Saturday, 2 February 2013
Foot Trimming Trial Begins
A little while ago I posted a blog on whether or not we should be trimming sheep's feet when they have foot problems. Or whether we should only inject them with antibiotics and allow the hoot to repair itself after the infection has been cleared up. The thought is that hoof trimming the over grown or rotting hoof removes a partial source of infection, allows the air to circulate the hoof and help dry it out. The risk is that over-enthusiastic trimming can result in more damage to the hoof delaying the recovery time. So we thought we would conduct a scientific experiment to find out whether recovery from foot problems is faster if the hoof is trimmed.
With the help of the EBVC we applied for funding through Sainsbury's R&D to explore this very vital aspect of research into a major problem, except we choose probably the coldest day of the winter to start! Lame sheep obviously have a welfare issue in their mobility but this lameness will cause further problems. If they are lame they are likely to have lower body condition, i.e. not carry so much weight and fat, this means they are more susceptible to disease and stress, less likely to get in lamb, have fewer lambs and actually more likely to die. So it is a big problem not only for the sheep but the business as well.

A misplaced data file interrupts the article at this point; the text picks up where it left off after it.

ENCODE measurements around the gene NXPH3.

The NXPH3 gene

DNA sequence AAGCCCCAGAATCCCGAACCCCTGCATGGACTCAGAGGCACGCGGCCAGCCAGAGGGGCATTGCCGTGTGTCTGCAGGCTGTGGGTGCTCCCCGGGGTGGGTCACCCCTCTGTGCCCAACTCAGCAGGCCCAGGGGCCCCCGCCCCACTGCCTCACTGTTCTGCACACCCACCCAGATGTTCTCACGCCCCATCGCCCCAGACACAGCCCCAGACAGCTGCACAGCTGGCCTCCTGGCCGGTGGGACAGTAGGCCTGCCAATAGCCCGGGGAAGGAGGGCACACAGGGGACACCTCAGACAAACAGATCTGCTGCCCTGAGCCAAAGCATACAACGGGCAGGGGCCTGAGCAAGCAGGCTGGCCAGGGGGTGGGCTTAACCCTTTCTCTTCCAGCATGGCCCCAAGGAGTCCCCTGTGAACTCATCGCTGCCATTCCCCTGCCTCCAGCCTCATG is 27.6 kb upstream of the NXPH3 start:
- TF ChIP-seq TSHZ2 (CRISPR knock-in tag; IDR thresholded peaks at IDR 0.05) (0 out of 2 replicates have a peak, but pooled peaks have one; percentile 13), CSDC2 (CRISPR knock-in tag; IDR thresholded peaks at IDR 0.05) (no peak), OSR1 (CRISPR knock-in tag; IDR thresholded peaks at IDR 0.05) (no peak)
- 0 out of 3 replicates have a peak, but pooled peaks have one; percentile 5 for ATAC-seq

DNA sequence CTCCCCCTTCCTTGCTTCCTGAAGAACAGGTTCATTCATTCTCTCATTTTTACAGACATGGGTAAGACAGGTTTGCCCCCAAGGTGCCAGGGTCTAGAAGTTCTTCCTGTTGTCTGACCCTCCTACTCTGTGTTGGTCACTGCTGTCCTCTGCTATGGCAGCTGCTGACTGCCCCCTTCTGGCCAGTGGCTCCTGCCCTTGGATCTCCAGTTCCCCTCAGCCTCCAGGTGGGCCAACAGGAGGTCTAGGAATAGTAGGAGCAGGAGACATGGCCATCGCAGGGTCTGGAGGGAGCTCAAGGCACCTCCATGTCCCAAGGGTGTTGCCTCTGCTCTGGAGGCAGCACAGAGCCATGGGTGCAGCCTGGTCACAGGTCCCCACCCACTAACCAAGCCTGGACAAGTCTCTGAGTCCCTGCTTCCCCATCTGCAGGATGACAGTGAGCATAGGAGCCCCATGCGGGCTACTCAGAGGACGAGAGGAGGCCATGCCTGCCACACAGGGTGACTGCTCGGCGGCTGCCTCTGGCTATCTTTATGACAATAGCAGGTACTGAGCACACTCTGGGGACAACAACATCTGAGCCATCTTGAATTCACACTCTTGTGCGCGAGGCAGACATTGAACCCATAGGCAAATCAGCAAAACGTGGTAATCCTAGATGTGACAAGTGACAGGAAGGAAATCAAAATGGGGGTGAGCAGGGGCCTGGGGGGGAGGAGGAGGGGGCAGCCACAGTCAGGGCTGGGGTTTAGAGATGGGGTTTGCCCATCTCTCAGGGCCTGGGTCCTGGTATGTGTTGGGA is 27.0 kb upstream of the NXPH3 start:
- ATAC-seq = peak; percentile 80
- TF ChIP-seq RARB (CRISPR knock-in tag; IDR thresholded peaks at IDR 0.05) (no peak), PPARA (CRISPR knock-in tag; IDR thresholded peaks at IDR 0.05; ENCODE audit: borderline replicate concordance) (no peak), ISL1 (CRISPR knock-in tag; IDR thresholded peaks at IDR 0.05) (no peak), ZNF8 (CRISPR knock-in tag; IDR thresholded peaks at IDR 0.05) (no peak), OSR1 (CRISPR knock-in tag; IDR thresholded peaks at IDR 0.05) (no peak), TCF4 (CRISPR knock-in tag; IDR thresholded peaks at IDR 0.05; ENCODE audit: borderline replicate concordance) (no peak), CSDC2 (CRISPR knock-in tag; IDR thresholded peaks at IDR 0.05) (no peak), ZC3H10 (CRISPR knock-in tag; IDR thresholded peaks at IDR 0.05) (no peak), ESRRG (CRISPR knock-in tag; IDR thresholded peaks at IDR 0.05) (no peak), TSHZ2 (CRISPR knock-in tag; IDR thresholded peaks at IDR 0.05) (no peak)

So what are we doing in the trial? We have gathered in 34 of our sheep that are lame, each sheep was turned over so that the foot (or feet) could be inspected by Fiona, Phillipa and Tod. The cause of the lameness was recorded and which foot it related to. The ewes were scored according to their mobility and the severity of the foot problem. We found ewes with scald, foot rot, CODD, Shelly Hoof, horizontal cracking, arthritis and a toe abscess, so each problem was recorded and a photograph taken of the offending hoof or foot. Each ewe was given an injection of antibiotics and those with odd number ear tags had their feet trimmed as normal farm standard practise. Trimming the odd numbered tagged sheep gave us a random method for trimming.
So my telephone is now filled up with sheep's feet photographs, having taken well over 50 photographs on the first run through with the ewes. We also took a photo of the trimmed feet post trimming. Each week for 5 weeks the same group of sheep are to be examined again, scored and photographed. Who knows what the outcome will be but we are learning a lot about the causes and recovery time of lameness. In time we'll find out whether it really is better to trim or not to trim to give the sheep the fastest possible recovery time.